I started with Dolch sight words for preschool:
Sight words are words that children are encouraged to memorize rather than read phonetically, partly because their phonology is not always immediately apparent in phonetic reading, and partly because of their high frequency. As can be seen in the above chart, most of these words are function words: grammatical words that perform a function rather than contain informational content (in contrast with nouns, verbs, and adjectives, for example). Function words occur frequently, so the more familiar children are with them, the more fluent their early reading will be.
I sat down with my student and a few ideas, which we bounced around between, following her attention span. We began by working on these sight word flashcards:
I am generally not a fan of flashcards because they smack of rote memorization to me. But to initially familiarize my student with these sight words, it felt like the most efficient way. After that, we could get into the real fun.
The favorite lesson for both my student and myself was this one:
My student read the words to me as I cut them apart, and she arranged them in order to make sense grammatically, then pasted them to a piece of blank paper. We liked this lesson so much that we started to make our own sentences. My student wanted to make silly sentences by arranging the words in nonsensical ways, but I wanted to keep grammatical syntax, so we used the Dolch words in the graph at the top of the post to form our own silly sentences such as "Red can jump."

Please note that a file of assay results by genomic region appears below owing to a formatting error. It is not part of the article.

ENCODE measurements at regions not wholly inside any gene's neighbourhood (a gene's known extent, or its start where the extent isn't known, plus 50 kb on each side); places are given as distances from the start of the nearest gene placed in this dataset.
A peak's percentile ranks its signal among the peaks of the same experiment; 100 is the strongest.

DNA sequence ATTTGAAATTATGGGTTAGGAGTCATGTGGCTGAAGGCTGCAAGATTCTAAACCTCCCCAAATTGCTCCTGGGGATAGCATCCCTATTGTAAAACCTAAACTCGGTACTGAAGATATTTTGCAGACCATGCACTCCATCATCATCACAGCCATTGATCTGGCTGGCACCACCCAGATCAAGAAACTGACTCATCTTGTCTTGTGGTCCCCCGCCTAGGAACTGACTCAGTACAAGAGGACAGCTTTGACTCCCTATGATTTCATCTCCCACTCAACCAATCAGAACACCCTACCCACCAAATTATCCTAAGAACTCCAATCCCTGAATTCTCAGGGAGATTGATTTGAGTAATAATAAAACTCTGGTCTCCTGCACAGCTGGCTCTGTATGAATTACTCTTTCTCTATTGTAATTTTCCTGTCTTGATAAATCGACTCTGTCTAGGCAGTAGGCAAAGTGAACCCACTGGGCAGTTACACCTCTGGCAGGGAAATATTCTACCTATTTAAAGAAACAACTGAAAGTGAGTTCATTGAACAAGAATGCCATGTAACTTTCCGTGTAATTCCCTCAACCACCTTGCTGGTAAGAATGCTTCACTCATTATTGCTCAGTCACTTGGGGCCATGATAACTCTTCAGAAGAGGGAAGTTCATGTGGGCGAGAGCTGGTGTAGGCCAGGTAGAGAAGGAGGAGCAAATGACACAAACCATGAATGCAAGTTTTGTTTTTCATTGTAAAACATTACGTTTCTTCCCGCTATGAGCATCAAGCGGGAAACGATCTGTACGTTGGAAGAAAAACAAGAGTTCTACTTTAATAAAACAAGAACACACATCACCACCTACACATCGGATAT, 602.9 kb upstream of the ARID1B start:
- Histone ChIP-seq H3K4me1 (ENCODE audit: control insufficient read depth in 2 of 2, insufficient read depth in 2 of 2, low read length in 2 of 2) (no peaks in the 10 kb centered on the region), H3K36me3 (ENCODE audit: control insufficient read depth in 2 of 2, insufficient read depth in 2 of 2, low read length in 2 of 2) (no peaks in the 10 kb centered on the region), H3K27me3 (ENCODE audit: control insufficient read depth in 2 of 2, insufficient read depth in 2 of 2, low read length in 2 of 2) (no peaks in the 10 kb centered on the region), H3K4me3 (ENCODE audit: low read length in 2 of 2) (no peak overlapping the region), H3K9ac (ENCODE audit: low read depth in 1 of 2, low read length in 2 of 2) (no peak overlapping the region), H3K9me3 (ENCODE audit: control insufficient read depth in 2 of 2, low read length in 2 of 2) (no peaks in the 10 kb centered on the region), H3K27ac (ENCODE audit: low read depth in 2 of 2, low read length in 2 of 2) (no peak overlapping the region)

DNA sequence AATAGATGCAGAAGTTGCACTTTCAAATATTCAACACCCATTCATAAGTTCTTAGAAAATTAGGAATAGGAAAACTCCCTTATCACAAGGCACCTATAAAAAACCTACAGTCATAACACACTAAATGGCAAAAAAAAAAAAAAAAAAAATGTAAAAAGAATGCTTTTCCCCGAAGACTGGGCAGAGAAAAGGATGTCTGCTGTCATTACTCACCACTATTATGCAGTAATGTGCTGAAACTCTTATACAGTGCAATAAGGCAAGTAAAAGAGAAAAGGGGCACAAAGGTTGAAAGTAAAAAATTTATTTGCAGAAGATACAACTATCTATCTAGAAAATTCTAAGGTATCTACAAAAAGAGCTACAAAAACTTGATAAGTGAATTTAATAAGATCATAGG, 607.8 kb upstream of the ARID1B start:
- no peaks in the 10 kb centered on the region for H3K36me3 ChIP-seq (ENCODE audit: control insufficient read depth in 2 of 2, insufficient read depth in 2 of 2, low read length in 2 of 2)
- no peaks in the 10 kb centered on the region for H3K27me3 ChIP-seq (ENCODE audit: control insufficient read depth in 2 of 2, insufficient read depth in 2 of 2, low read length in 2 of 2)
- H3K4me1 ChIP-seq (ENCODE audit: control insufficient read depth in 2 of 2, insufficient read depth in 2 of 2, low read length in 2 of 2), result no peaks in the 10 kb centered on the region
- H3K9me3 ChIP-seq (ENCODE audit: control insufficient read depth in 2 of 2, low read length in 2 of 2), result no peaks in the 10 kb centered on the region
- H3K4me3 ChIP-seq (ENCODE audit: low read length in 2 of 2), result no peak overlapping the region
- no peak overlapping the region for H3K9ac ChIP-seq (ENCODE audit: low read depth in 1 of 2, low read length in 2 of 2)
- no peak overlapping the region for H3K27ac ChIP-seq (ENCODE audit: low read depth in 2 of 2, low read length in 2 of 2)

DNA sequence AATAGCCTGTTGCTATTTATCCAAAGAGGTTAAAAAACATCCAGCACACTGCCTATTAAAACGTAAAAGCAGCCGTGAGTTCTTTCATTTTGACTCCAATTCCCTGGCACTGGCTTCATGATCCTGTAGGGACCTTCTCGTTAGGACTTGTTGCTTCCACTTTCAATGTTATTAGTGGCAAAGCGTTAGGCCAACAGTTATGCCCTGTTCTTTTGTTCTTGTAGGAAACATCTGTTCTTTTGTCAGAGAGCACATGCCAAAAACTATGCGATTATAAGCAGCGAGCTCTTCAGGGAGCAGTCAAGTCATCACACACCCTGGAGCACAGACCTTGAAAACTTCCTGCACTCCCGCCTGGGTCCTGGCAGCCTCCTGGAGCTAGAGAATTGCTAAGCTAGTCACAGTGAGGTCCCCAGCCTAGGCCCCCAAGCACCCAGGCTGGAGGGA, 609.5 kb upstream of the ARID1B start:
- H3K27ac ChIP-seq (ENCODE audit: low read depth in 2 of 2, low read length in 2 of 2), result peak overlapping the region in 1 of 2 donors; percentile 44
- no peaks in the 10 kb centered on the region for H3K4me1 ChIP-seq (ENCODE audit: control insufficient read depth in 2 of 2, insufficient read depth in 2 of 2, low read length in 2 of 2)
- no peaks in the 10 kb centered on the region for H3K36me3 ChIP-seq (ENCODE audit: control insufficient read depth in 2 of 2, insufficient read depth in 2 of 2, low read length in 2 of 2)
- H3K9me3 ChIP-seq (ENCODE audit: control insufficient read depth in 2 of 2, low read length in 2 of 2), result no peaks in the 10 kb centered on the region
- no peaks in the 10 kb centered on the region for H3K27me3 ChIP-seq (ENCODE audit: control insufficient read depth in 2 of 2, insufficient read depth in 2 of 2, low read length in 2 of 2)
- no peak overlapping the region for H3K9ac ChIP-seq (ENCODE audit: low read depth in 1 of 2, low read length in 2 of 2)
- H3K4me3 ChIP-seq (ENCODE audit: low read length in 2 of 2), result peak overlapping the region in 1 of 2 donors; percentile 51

My linguist's brain did cartwheels when my student demanded to know how to spell "an." Normally, children at this age are not yet aware of this article. At this point in the language, "an" is a feature of Standard English that is not used by all speakers. Though for many people it is second nature to say "an acorn" rather than "a acorn," it is either taught in school or learned naturally at an age much later than four. So I knew my student's demands to know about "an" were not really about the article; rather, she was asking about "and." When I showed her "and" on the chart and read it aloud, she said "'an' is just without the 'd'" and crossed the 'd' out on the paper. Here is why this made the linguist in me so excited: we often don't pronounce that 'd,' so it was natural that she did not recognize it. I especially loved that she insisted that there was no 'd' in "and." She is confident in what she has heard, and she's not wrong!
Here's a Kid Quote to say thanks for reading:
Four-year-old: "Ms. Frances, did you know dogs are allowed at weddings!"